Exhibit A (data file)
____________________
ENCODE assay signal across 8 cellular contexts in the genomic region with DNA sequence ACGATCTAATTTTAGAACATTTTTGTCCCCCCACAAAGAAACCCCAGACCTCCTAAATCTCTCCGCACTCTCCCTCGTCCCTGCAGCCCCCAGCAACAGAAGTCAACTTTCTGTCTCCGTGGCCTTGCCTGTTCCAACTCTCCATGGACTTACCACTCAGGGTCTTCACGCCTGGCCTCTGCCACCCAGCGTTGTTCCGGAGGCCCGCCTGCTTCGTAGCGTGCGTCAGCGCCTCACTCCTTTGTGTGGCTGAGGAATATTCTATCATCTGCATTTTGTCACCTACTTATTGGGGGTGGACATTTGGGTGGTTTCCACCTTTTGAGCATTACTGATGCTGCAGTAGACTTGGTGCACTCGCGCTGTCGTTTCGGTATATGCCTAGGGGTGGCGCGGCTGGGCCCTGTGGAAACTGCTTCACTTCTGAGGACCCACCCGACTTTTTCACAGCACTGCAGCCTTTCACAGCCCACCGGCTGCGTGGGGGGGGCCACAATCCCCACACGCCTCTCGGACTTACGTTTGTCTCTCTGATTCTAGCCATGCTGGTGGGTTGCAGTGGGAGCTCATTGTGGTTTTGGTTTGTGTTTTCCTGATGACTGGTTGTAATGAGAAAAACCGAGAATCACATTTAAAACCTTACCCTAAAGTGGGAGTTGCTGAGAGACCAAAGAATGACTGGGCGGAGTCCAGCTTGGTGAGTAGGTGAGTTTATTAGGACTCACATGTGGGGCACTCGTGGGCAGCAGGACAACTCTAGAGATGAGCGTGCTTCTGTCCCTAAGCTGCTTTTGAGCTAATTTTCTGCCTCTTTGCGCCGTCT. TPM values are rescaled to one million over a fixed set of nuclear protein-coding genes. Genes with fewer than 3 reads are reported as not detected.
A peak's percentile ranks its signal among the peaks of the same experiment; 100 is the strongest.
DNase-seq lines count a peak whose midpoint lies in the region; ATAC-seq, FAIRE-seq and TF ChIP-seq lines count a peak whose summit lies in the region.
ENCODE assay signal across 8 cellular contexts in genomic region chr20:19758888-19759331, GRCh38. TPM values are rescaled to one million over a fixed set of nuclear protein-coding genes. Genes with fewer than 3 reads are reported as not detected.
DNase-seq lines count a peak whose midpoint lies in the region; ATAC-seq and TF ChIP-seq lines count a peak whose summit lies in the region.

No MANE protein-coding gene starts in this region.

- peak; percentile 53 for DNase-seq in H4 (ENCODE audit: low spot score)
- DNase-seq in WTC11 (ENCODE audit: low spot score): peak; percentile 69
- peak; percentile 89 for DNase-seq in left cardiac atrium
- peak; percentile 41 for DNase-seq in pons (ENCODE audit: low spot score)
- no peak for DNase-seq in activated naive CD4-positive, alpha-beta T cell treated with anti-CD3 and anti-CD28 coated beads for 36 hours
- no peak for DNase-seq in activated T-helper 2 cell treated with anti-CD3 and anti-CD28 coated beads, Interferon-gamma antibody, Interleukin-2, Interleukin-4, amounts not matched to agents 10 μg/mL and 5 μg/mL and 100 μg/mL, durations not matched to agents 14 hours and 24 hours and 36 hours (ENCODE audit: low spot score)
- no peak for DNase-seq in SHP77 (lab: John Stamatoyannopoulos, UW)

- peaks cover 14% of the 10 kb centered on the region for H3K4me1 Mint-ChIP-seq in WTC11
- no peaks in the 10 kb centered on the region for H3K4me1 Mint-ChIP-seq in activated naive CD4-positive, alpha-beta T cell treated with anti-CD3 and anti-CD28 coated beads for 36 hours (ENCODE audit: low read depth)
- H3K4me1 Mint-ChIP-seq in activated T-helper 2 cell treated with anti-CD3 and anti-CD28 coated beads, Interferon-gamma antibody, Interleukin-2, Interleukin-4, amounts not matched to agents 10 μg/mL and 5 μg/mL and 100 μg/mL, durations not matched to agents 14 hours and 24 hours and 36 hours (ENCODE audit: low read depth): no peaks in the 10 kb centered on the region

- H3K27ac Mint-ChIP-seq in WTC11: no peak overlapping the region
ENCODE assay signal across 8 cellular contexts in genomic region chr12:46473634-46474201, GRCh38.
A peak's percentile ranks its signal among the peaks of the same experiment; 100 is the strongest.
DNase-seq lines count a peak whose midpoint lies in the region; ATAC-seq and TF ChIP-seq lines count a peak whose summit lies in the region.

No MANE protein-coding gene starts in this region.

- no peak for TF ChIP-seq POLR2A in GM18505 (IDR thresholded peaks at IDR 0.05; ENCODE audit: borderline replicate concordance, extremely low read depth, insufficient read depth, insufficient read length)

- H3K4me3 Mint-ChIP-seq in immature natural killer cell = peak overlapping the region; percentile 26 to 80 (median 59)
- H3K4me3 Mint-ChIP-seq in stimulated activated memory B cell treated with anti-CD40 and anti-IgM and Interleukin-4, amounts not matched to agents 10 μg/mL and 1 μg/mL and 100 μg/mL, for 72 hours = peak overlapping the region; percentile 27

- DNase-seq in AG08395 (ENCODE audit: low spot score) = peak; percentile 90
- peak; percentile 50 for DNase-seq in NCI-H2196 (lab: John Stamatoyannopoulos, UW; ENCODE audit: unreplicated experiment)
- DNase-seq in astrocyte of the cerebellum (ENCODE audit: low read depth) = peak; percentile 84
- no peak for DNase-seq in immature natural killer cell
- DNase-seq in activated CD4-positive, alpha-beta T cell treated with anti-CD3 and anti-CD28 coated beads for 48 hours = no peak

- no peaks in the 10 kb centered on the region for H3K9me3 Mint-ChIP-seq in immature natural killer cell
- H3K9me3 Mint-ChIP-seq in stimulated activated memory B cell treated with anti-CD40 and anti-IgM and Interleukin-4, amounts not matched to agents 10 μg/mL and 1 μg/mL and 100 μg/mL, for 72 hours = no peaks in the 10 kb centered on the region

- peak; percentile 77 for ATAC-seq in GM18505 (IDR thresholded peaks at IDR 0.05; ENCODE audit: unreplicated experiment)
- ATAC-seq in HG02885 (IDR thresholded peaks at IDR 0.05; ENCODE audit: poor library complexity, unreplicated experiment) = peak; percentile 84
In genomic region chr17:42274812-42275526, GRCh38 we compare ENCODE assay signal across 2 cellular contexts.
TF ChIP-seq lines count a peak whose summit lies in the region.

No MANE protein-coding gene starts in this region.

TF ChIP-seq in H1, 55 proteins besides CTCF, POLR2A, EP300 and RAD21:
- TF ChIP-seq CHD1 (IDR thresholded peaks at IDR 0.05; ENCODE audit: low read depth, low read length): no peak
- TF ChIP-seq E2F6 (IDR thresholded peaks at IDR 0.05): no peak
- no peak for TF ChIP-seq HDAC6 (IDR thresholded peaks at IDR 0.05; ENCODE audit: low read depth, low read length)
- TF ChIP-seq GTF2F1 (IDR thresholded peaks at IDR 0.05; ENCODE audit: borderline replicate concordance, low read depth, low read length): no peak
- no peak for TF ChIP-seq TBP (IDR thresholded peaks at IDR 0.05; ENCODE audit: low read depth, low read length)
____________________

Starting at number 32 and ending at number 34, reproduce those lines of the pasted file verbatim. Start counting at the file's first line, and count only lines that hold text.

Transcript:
- peak; percentile 77 for ATAC-seq in GM18505 (IDR thresholded peaks at IDR 0.05; ENCODE audit: unreplicated experiment)
- ATAC-seq in HG02885 (IDR thresholded peaks at IDR 0.05; ENCODE audit: poor library complexity, unreplicated experiment) = peak; percentile 84
In genomic region chr17:42274812-42275526, GRCh38 we compare ENCODE assay signal across 2 cellular contexts.